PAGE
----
Tilbourne Players: The Cemetery Club

The Cemetery Club by Ivan Menchell

Click here for pictures of the production.

Review in the Farnham Herald:

Tilbourne Players’ performance brings real life to

The Cemetery Club

Directed by Noel Thompson, the Tilford group’s latest production was Ivan Menchell's The Cemetery Club. A simple story set in New York about three mature Jewish widows, long-time friends, who meet once a month for tea, then visit their husbands' graves in the local cemetery. There's quiet, graceful Ida, beautifully played by Sara Wilson-Soppitt, happy in her memories of late spouse Murray and in no hurry to move on with her life. Her character contrasts starkly with Brezetta Thonger’s’ convincing portrayal of brash, over the top, party ‘girl’ Lucille, now apparently getting payback against her late philandering, real-estate agent husband, Harry. The trio is completed with still-grieving widow Doris, obsessively devoted to dear departed husband Abe, and generally disapproving of her two friends’ outlooks on widowhood, another fine character interpretation by Sarah Burch, a welcome newcomer to the troupe of Tilbourne Players.

For those unfamiliar with the plot, all has been plain sailing for the past three years until the arrival of Ian Wilson-Soppitt as Sam, a shy butcher whose deceased wife is buried in the same cemetery as the widows’ husbands. Sam is immediately pounced on by predatory Lucille, but it's Ida that Sam sets his cap for. The budding romance threatens to destroy the women's friendship not only because Lucille wants Sam for herself but, as the play develops, Lucille and Doris make a selfish, misguided attempt to save Ida from potential heartbreak by sowing the seeds of doubt about Sam’s true feelings for her and vice versa.

Before reaching the dramatic tipping point in their sparky, bickering relationship, the three women produced some hilarious comedy moments. In the scene where, as elderly bridesmaids they prepare to get ready for friend Selma’s fourth wedding, Brezetta Thonger, complete in red wig and dolly-bird dress, bursts onto the stage in an outrageous, over-the-top, man-hungry pose that brought the house down with laughter. It was the cue also to introduce Mildred, Sam’s substitute wedding guest, a cameo role for Jane Quicke.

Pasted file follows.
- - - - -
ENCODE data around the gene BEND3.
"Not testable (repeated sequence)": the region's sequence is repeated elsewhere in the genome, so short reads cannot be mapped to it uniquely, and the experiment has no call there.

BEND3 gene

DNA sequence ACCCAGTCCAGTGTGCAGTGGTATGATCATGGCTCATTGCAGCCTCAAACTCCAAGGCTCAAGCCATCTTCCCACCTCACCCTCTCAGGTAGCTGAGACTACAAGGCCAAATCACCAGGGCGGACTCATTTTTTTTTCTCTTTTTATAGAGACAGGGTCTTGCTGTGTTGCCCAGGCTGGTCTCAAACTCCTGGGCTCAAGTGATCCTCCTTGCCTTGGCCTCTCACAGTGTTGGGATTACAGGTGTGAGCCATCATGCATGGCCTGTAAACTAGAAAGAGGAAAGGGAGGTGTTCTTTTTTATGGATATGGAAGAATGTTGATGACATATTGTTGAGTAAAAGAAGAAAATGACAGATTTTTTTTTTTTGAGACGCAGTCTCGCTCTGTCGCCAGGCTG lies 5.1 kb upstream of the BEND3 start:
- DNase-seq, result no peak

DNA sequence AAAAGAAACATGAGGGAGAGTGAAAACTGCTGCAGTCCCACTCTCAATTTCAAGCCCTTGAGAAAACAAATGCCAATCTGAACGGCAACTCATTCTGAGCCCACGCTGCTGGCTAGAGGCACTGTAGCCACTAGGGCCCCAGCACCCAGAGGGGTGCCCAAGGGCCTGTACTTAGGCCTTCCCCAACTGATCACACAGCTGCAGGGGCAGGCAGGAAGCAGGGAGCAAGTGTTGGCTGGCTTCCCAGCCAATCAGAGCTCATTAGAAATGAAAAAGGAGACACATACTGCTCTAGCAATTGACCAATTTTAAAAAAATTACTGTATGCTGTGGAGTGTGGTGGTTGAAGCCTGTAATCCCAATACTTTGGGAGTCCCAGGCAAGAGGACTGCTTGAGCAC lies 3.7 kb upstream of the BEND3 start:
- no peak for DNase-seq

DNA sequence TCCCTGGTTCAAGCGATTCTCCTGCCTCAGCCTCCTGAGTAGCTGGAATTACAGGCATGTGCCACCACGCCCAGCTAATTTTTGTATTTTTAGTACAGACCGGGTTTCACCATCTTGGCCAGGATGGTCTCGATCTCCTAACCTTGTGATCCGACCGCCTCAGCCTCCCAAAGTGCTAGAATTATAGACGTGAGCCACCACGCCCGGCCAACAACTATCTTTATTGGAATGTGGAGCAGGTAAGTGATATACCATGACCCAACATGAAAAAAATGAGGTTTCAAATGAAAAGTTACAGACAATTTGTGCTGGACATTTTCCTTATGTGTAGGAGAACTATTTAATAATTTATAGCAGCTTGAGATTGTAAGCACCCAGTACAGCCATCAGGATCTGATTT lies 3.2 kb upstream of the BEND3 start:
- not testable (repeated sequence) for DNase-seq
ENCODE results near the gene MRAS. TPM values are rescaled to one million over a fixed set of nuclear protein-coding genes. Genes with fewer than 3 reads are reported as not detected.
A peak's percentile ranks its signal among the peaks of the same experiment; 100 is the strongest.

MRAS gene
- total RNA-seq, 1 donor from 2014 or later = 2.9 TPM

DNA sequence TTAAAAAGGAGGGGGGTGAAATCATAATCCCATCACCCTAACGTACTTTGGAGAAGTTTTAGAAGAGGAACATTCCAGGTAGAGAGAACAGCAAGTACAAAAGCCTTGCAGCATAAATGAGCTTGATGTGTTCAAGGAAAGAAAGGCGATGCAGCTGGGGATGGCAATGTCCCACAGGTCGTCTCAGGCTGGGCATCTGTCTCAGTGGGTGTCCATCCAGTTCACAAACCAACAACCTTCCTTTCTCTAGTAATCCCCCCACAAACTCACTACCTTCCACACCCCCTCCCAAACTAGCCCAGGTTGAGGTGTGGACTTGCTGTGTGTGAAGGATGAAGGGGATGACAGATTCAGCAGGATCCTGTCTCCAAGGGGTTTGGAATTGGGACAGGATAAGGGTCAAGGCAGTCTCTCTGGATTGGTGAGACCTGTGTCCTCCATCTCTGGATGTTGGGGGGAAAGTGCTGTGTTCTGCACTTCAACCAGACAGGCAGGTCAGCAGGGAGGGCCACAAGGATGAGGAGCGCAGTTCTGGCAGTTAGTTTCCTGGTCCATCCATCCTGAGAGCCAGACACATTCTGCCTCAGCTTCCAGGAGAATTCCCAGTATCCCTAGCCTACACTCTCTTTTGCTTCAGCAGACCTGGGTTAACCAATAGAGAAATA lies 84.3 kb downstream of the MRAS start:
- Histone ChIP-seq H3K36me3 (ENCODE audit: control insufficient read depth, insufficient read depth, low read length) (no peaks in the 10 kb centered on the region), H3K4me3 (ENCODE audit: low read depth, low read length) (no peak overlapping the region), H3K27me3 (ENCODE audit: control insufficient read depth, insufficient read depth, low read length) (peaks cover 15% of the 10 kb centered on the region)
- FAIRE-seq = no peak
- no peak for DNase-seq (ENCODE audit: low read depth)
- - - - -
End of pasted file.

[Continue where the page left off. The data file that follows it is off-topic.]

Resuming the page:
In the drunken aftermath of the wedding party, Ida discovers her friends' scheme to intervene in her relationship with Sam. The ensuing rift in their relationship is only restored by Doris’s death when her broken heart finally gives out in her sleep. The final curtain sees Ida and Sam together and reveals just how much the real Lucille, not the outlandish, vain predator, is grieving for her husband and now her friend.

Tilbourne’s interpretation of The Cemetery Club was a triumph of skilful direction, finely-honed acting talent and production teamwork worthy of a professional performance. Scene changes between Ida’s home and the cemetery were achieved by Rob Barnard’s intelligent cross-lighting aided by the deft backstage crew camouflaging the living room furnishings and creating the cemetery − symbolised by three prop headstones set on the forestage. The choice of Pachelbel’s Canon as background and inter-scene music served as a solemn reminder of the underlying gravity behind the humorous highlights.

Each actor established a clearly defined role, and was a totally believable, real life character. Menchell’s script provided countless opportunities to deliver classic New York Jewish dialogue with humour, gossipy quips and biting put-downs which the cast handled as a completely natural interplay with no dries, no hesitation, no prompts.

If this is the standard that the Tilford group has set for future productions, we have some theatrical treats in store.

Robert Cray

The Cemetery Club was directed by Noel Thompson